If you are injured in a car, truck, or pedestrian accident, there are multiple categories of damages that you may seek to recover in a personal injury lawsuit. First, you may claim expenses that you have incurred as a result of your accident, such as medical bills or repair costs for your car or other property. Second, you may seek pain and suffering damages for the pain you experienced during and after your accident, as well as any suffering that may continue to linger long after the accident is over. Third, you may also have lost earnings and lost future earnings. These damages arise when you are unable to work or forced to reduce your workload as a result of your accident, or when your accident leaves you permanently injured in a way that affects your ability to work and make money down the road. A recent case before the Tennessee Court of Appeals looks at how lost future earnings are calculated in Tennessee.
In this car accident case, J.H. was injured after a van owned by the South Central Tennessee Development District (SCTDD) ran a red light and collided with the driver’s side of J.H.’s car. After the accident, J.H. was immediately taken to the hospital for medical treatment and was diagnosed with back and leg injuries. Over the next six months, she continued to have pain as a result of her back injury and was forced to seek treatment from multiple medical providers. J.H. eventually sued SCTDD, and SCTDD admitted that it was liable for the accident and J.H.’s injuries. A trial was held before the judge to address the damages that J.H. was entitled to receive. Ultimately, the court awarded J.H. damages for past medical expenses, pain and suffering, loss of ability to enjoy life, lost wages, and lost future earnings. SCTDD appealed almost all of these damages calculations but focused primarily on the court’s calculation of lost future earnings.
In Tennessee, lost of future earnings is actually a calculation of a plaintiff’s reduced earning potential in the future. The question to be considered is not the actual earnings amount that a plaintiff will receive in the future but the amount that the plaintiff could be capable of making down the road. To determine the total loss, courts are instructed to compare the amount that the plaintiff would have been capable of making before the injury and the amount the plaintiff is capable of making after the injury. This is then multiplied by the number of years in the workforce that the plaintiff has remaining. Importantly, under Tennessee precedent, the plaintiff has the burden of showing that he or she suffers from an impairment that affects the ability to work and showing the extent to which the impairment limits the ability to work.
Here, the lower court did not look at J.H.’s capability before and after the accident, but instead it took the number of hours that she did not work in her position as a hairdresser due to the accident (J.H. went from 40 hours a week to 32 hours a week) and multiplied this by her hourly wage to determine a yearly lost income figure. It then multiplied that number by her remaining years in the workforce. The Court of Appeals noted that this was a calculation of J.H.’s lost future earnings, rather than her lost future earning capacity. While it acknowledged that J.H. had indeed suffered injuries that affected her ability to work because she could no longer stand and cut hair for extended periods of time, it held that the court did not do a proper comparison of J.H.’s capabilities before and after the accident. Accordingly, it remanded to the lower court so that the court could make the appropriate findings about J.H.’s current and future capabilities and then award damages on this basis as appropriate.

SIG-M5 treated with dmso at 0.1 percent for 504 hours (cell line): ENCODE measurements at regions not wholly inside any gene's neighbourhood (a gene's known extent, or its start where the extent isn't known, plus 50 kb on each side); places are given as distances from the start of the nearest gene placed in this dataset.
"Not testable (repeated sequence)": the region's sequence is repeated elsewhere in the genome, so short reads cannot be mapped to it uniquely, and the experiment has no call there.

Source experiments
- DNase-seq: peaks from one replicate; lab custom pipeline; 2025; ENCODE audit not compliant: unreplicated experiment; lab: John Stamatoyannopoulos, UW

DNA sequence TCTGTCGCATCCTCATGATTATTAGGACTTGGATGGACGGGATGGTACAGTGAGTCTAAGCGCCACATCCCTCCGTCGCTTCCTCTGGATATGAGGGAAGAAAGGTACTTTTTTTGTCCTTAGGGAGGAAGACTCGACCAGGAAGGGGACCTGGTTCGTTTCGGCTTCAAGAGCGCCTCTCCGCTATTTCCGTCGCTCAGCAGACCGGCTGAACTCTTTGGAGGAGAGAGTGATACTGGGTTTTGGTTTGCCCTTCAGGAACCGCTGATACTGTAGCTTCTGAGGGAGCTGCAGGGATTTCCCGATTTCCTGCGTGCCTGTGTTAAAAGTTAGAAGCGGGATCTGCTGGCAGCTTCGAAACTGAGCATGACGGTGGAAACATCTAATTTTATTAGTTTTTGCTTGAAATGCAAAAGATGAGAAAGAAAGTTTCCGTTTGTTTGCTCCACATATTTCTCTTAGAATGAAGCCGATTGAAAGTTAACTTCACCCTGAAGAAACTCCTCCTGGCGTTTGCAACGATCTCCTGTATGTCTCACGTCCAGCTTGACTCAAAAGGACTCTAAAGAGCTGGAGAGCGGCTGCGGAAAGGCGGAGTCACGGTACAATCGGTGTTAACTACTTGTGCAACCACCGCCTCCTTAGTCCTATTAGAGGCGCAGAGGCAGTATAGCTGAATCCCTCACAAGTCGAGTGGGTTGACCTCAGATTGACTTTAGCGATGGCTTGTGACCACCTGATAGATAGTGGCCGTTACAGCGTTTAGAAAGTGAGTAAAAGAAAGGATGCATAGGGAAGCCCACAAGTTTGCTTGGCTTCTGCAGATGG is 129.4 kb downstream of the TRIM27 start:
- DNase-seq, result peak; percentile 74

For any plaintiff seeking a wide variety of damages in a personal injury case, it is important to remember that the plaintiff bears the burden of establishing those damages. Some categories, such as past medical expenses, can be easy to establish, but others, such as future medical charges or future lost earnings capacity, may require the testimony of an expert in order to establish. Experts can also help to ensure that a court properly calculates the damages it is considering and minimizes the chance of an appeal. If you are concerned about your claim for damages at trial or how to best establish lost earnings potential, experienced Tennessee auto accident attorney Eric Beasley is the skilled and effective advocate whom you need in the courtroom. For more information or to discuss the circumstances of your case, contact the Law Office of Eric Beasley today at 615-859-2223.
Related Blog Posts:
Determining Damages In Tennessee When The Jury’s Verdict Exceeds The Amount Requested, Tennessee Personal Injury Blog, November 2, 2016.
The Risks and Rewards of Jury Trials for Personal Injury Claims, Tennessee Personal Injury Blog, August 4, 2016
Tennessee Supreme Court Reverses Course on Damages Caps, Tennessee Personal Injury Blog, November 5, 2015